Alison was still uncommunicative, but she was breathing slowly and steadily. Yuen seemed fine, lost in a happy reverie. I relaxed slightly, and began trying to make sense of the flood of farside arithmetic surging through my brain.

On their own terms, the axioms were
. . .
trivial, obvious. I could see that they corresponded to elaborate statements about trans-astronomical integers, but performing an exact translation was far beyond me

and thinking about the entities they described in terms of the huge integers they represented was a bit like thinking about
pi
or
the square root of two
in terms of the first ten thousand digits of their decimal expansion: it would be missing the point entirely. These alien "numbers"

the basic objects of the alternative arithmetic

had found a way to embed themselves in the integers, and to relate to each other in a simple, elegant way

and if the messy corollaries they implied upon translation contradicted the rules integers were supposed to obey
. . .
well, only a small, remote patch of obscure truths had been subverted.

Someone touched me on the shoulder. I started

but Yuen was beaming amiably, all arguments and violence forgotten.

He said, "Lightspeed is
not
violated. All the logic that requires that remains intact." I could only take him at his word; the result would have taken me hours to prove. Maybe the aliens had done a better job on him

or maybe he was just a superior mathematician in either system.

"Then
. . .
where
are
they?" At lightspeed, our attack on the far side could not have been felt any further away than Mars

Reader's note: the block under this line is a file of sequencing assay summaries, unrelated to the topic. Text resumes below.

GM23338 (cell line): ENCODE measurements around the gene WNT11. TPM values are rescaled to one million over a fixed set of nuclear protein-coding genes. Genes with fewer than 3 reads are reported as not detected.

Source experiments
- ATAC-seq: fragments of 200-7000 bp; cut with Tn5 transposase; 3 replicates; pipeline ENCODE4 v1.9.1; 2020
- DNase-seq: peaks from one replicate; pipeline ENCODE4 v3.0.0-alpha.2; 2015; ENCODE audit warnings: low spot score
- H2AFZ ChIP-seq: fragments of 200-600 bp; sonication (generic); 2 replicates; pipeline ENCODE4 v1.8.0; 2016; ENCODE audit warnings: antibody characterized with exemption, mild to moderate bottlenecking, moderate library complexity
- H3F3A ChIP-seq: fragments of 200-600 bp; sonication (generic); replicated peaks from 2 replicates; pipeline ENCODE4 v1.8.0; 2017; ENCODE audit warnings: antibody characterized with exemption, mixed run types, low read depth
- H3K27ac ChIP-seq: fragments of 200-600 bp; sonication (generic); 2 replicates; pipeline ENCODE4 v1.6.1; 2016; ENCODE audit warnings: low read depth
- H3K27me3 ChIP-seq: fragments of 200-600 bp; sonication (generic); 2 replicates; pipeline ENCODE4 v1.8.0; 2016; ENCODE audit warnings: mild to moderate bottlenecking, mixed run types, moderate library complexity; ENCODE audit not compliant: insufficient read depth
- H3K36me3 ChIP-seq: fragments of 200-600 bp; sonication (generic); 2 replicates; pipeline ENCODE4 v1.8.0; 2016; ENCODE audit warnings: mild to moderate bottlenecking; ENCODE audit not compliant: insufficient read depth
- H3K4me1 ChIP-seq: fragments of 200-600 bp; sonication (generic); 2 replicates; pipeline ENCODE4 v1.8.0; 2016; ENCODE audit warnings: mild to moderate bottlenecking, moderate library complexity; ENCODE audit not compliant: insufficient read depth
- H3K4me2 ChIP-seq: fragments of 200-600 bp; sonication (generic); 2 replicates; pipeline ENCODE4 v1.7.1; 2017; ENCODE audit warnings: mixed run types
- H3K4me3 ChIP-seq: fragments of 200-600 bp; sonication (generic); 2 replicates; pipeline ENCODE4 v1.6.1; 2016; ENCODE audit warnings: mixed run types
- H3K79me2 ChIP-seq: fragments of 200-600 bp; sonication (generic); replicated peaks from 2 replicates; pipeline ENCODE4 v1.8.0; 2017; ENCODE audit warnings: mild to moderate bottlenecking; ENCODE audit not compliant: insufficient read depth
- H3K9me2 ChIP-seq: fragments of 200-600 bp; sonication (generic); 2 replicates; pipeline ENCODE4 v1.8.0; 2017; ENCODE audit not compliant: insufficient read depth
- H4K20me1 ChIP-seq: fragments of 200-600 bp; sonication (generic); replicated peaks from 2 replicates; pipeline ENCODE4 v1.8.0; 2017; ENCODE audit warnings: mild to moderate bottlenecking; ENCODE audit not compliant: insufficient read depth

and the strategy used to block the corrosion of the spike would have been impossible with even a few seconds' time lag.

"The atmosphere?"

"You mean

Earth's?"

"Where else? Or maybe the oceans."

I sat down heavily. Maybe it was no stranger than any conceivable alternative, but I still balked at the implications.

Yuen said, "To us, their structure wouldn't look like 'structure' at all. The simplest unit might involve a group of thousands of atoms

representing a trans-astronomical number

not necessarily even
bonded together
in any conventional way, but breaking the normal consequences of the laws of physics, obeying a different set of high-level rules that arise from the alternative mathematics. People have often mused about the chances of intelligence being coded into long-lived vortices on distant gas giants
. . .
but
these
creatures won't be in hurricanes or tornadoes. They'll be drifting in the most innocuous puffs of air

invisible as neutrinos."

"Unstable
—"

"Only according to
our
mathematics. Which does not apply."

Alison broke in suddenly, angrily. "Even if all of this is true

where does it get us? Whether the defect supports a whole invisible ecosystem or not

IA will still find it, and use it, in exactly the same way."

For a moment I was dumbstruck.
We were facing the prospect of sharing the
planet
with an undiscovered civilization

and all she could think about was IA's grubby machinations?